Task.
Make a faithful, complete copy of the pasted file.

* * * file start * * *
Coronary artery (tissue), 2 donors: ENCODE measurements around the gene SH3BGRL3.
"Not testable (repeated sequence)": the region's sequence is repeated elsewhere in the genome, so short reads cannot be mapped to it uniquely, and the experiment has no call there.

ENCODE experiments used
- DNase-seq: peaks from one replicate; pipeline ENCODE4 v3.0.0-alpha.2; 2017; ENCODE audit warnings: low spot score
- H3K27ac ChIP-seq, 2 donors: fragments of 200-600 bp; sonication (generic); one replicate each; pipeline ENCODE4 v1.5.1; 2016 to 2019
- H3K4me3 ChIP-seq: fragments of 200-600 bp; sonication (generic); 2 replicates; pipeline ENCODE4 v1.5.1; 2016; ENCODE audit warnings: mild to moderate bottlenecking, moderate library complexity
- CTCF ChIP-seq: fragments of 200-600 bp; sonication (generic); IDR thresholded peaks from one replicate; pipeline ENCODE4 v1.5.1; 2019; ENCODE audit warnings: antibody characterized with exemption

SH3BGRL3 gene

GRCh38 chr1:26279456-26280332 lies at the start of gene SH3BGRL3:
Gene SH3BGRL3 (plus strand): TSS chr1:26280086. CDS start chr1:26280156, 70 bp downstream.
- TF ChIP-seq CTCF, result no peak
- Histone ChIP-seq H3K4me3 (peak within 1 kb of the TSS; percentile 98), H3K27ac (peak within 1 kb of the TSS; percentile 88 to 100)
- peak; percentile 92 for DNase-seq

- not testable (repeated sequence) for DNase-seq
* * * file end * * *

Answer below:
Coronary artery (tissue), 2 donors: ENCODE measurements around the gene SH3BGRL3.
"Not testable (repeated sequence)": the region's sequence is repeated elsewhere in the genome, so short reads cannot be mapped to it uniquely, and the experiment has no call there.

ENCODE experiments used
- DNase-seq: peaks from one replicate; pipeline ENCODE4 v3.0.0-alpha.2; 2017; ENCODE audit warnings: low spot score
- H3K27ac ChIP-seq, 2 donors: fragments of 200-600 bp; sonication (generic); one replicate each; pipeline ENCODE4 v1.5.1; 2016 to 2019
- H3K4me3 ChIP-seq: fragments of 200-600 bp; sonication (generic); 2 replicates; pipeline ENCODE4 v1.5.1; 2016; ENCODE audit warnings: mild to moderate bottlenecking, moderate library complexity
- CTCF ChIP-seq: fragments of 200-600 bp; sonication (generic); IDR thresholded peaks from one replicate; pipeline ENCODE4 v1.5.1; 2019; ENCODE audit warnings: antibody characterized with exemption

SH3BGRL3 gene

GRCh38 chr1:26279456-26280332 lies at the start of gene SH3BGRL3:
Gene SH3BGRL3 (plus strand): TSS chr1:26280086. CDS start chr1:26280156, 70 bp downstream.
- TF ChIP-seq CTCF, result no peak
- Histone ChIP-seq H3K4me3 (peak within 1 kb of the TSS; percentile 98), H3K27ac (peak within 1 kb of the TSS; percentile 88 to 100)
- peak; percentile 92 for DNase-seq

- not testable (repeated sequence) for DNase-seq